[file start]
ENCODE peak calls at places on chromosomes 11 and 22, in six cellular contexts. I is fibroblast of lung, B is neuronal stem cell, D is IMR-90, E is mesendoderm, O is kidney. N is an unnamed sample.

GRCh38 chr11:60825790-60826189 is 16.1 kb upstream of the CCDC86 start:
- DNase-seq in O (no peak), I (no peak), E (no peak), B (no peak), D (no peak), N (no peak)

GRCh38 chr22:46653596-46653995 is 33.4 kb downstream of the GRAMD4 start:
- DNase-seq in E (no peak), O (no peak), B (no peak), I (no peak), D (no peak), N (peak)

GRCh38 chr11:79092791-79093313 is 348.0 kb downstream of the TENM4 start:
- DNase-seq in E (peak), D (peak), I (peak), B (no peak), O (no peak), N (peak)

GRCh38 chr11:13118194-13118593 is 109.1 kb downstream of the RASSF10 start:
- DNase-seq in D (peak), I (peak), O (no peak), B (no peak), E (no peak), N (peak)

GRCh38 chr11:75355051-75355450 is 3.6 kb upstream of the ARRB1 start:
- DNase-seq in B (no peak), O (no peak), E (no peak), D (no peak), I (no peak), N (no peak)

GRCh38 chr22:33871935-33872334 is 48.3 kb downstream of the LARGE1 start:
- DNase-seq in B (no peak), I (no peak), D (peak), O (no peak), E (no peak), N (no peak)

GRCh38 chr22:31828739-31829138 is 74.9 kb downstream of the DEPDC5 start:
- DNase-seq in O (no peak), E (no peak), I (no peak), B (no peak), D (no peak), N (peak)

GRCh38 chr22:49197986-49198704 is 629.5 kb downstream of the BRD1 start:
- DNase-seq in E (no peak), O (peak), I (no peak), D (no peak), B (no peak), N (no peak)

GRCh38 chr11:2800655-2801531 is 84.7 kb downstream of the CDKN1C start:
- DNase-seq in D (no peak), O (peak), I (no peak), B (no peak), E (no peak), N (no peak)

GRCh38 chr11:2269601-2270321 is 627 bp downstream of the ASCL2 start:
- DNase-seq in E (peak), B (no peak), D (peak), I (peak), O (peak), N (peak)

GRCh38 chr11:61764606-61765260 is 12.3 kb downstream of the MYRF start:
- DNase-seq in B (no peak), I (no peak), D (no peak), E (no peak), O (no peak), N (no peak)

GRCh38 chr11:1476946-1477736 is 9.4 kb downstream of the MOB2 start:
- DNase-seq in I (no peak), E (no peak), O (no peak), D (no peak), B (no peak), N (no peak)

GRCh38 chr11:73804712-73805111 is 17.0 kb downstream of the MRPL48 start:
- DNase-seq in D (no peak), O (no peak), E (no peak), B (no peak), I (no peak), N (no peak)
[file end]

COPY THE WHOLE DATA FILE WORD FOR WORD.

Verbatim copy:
ENCODE peak calls at places on chromosomes 11 and 22, in six cellular contexts. I is fibroblast of lung, B is neuronal stem cell, D is IMR-90, E is mesendoderm, O is kidney. N is an unnamed sample.

GRCh38 chr11:60825790-60826189 is 16.1 kb upstream of the CCDC86 start:
- DNase-seq in O (no peak), I (no peak), E (no peak), B (no peak), D (no peak), N (no peak)

GRCh38 chr22:46653596-46653995 is 33.4 kb downstream of the GRAMD4 start:
- DNase-seq in E (no peak), O (no peak), B (no peak), I (no peak), D (no peak), N (peak)

GRCh38 chr11:79092791-79093313 is 348.0 kb downstream of the TENM4 start:
- DNase-seq in E (peak), D (peak), I (peak), B (no peak), O (no peak), N (peak)

GRCh38 chr11:13118194-13118593 is 109.1 kb downstream of the RASSF10 start:
- DNase-seq in D (peak), I (peak), O (no peak), B (no peak), E (no peak), N (peak)

GRCh38 chr11:75355051-75355450 is 3.6 kb upstream of the ARRB1 start:
- DNase-seq in B (no peak), O (no peak), E (no peak), D (no peak), I (no peak), N (no peak)

GRCh38 chr22:33871935-33872334 is 48.3 kb downstream of the LARGE1 start:
- DNase-seq in B (no peak), I (no peak), D (peak), O (no peak), E (no peak), N (no peak)

GRCh38 chr22:31828739-31829138 is 74.9 kb downstream of the DEPDC5 start:
- DNase-seq in O (no peak), E (no peak), I (no peak), B (no peak), D (no peak), N (peak)

GRCh38 chr22:49197986-49198704 is 629.5 kb downstream of the BRD1 start:
- DNase-seq in E (no peak), O (peak), I (no peak), D (no peak), B (no peak), N (no peak)

GRCh38 chr11:2800655-2801531 is 84.7 kb downstream of the CDKN1C start:
- DNase-seq in D (no peak), O (peak), I (no peak), B (no peak), E (no peak), N (no peak)

GRCh38 chr11:2269601-2270321 is 627 bp downstream of the ASCL2 start:
- DNase-seq in E (peak), B (no peak), D (peak), I (peak), O (peak), N (peak)

GRCh38 chr11:61764606-61765260 is 12.3 kb downstream of the MYRF start:
- DNase-seq in B (no peak), I (no peak), D (no peak), E (no peak), O (no peak), N (no peak)

GRCh38 chr11:1476946-1477736 is 9.4 kb downstream of the MOB2 start:
- DNase-seq in I (no peak), E (no peak), O (no peak), D (no peak), B (no peak), N (no peak)

GRCh38 chr11:73804712-73805111 is 17.0 kb downstream of the MRPL48 start:
- DNase-seq in D (no peak), O (no peak), E (no peak), B (no peak), I (no peak), N (no peak)